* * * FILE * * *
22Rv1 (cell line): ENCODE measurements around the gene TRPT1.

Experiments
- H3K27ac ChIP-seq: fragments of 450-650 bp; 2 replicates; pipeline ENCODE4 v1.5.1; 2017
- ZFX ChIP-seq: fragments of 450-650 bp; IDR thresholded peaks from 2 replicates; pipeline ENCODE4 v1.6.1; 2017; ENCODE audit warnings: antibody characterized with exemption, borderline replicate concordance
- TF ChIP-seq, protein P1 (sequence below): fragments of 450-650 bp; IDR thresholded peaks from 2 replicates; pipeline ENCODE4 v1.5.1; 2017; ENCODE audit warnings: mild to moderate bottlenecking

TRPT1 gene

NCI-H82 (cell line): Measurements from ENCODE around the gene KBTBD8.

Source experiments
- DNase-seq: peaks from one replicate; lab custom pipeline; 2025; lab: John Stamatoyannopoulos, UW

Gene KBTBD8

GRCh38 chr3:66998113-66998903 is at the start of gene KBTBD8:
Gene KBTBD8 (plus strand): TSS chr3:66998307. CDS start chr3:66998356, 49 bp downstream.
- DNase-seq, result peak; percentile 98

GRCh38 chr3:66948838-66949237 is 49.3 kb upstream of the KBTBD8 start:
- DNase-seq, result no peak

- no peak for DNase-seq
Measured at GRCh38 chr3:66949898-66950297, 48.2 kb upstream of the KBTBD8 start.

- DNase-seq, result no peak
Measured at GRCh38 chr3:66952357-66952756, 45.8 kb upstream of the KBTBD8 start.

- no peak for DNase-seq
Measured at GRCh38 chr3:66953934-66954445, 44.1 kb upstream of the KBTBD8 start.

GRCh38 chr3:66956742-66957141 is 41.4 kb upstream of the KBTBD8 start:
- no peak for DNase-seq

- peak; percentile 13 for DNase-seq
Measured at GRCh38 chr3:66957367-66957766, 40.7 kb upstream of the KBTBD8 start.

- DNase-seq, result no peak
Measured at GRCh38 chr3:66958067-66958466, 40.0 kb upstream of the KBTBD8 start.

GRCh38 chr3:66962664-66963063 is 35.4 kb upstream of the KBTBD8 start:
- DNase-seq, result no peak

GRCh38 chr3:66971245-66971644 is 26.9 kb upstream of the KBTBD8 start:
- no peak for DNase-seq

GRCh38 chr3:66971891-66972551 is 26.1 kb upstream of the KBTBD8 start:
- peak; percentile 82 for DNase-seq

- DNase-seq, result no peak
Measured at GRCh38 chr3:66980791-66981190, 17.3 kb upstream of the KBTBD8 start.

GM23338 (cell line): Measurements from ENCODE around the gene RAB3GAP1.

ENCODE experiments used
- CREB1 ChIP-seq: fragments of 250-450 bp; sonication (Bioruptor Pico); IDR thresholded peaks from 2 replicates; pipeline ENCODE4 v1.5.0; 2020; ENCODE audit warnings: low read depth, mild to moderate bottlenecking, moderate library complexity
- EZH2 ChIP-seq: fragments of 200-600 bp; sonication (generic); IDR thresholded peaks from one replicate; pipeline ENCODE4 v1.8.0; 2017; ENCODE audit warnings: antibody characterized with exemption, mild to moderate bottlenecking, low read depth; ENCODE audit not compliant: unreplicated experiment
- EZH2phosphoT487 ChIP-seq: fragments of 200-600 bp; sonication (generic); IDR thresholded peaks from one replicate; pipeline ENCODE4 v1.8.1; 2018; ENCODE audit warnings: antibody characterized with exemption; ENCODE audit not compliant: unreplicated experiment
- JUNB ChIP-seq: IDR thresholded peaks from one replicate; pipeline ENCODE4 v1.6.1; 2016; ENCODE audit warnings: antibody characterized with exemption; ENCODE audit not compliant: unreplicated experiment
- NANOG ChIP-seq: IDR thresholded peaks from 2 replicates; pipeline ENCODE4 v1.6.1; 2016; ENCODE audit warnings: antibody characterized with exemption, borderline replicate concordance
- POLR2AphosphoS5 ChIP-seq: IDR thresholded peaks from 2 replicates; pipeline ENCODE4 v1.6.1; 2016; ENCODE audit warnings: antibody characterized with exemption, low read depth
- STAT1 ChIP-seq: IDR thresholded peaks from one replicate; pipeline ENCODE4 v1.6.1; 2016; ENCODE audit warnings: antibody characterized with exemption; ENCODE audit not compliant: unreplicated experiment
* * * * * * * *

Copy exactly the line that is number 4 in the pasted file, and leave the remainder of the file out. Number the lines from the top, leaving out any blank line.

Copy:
- ZFX ChIP-seq: fragments of 450-650 bp; IDR thresholded peaks from 2 replicates; pipeline ENCODE4 v1.6.1; 2017; ENCODE audit warnings: antibody characterized with exemption, borderline replicate concordance